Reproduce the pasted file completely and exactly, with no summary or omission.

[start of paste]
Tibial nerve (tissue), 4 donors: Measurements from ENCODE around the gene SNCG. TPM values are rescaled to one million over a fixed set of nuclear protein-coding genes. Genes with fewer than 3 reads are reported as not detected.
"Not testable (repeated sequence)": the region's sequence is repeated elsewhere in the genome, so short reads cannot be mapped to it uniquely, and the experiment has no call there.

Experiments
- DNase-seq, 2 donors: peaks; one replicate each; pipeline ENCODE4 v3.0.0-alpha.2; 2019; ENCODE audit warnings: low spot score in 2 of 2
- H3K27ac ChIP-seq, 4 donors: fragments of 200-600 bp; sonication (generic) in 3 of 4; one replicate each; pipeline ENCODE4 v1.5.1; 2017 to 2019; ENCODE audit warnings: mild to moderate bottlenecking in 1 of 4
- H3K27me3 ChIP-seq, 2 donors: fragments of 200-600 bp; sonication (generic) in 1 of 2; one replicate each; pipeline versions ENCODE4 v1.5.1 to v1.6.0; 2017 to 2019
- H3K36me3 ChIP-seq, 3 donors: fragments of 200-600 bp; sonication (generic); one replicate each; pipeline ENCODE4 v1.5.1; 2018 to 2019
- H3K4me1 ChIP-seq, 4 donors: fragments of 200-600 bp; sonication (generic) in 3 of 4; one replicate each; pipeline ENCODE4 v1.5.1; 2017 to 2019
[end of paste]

Tibial nerve (tissue), 4 donors: Measurements from ENCODE around the gene SNCG. TPM values are rescaled to one million over a fixed set of nuclear protein-coding genes. Genes with fewer than 3 reads are reported as not detected.
"Not testable (repeated sequence)": the region's sequence is repeated elsewhere in the genome, so short reads cannot be mapped to it uniquely, and the experiment has no call there.

Experiments
- DNase-seq, 2 donors: peaks; one replicate each; pipeline ENCODE4 v3.0.0-alpha.2; 2019; ENCODE audit warnings: low spot score in 2 of 2
- H3K27ac ChIP-seq, 4 donors: fragments of 200-600 bp; sonication (generic) in 3 of 4; one replicate each; pipeline ENCODE4 v1.5.1; 2017 to 2019; ENCODE audit warnings: mild to moderate bottlenecking in 1 of 4
- H3K27me3 ChIP-seq, 2 donors: fragments of 200-600 bp; sonication (generic) in 1 of 2; one replicate each; pipeline versions ENCODE4 v1.5.1 to v1.6.0; 2017 to 2019
- H3K36me3 ChIP-seq, 3 donors: fragments of 200-600 bp; sonication (generic); one replicate each; pipeline ENCODE4 v1.5.1; 2018 to 2019
- H3K4me1 ChIP-seq, 4 donors: fragments of 200-600 bp; sonication (generic) in 3 of 4; one replicate each; pipeline ENCODE4 v1.5.1; 2017 to 2019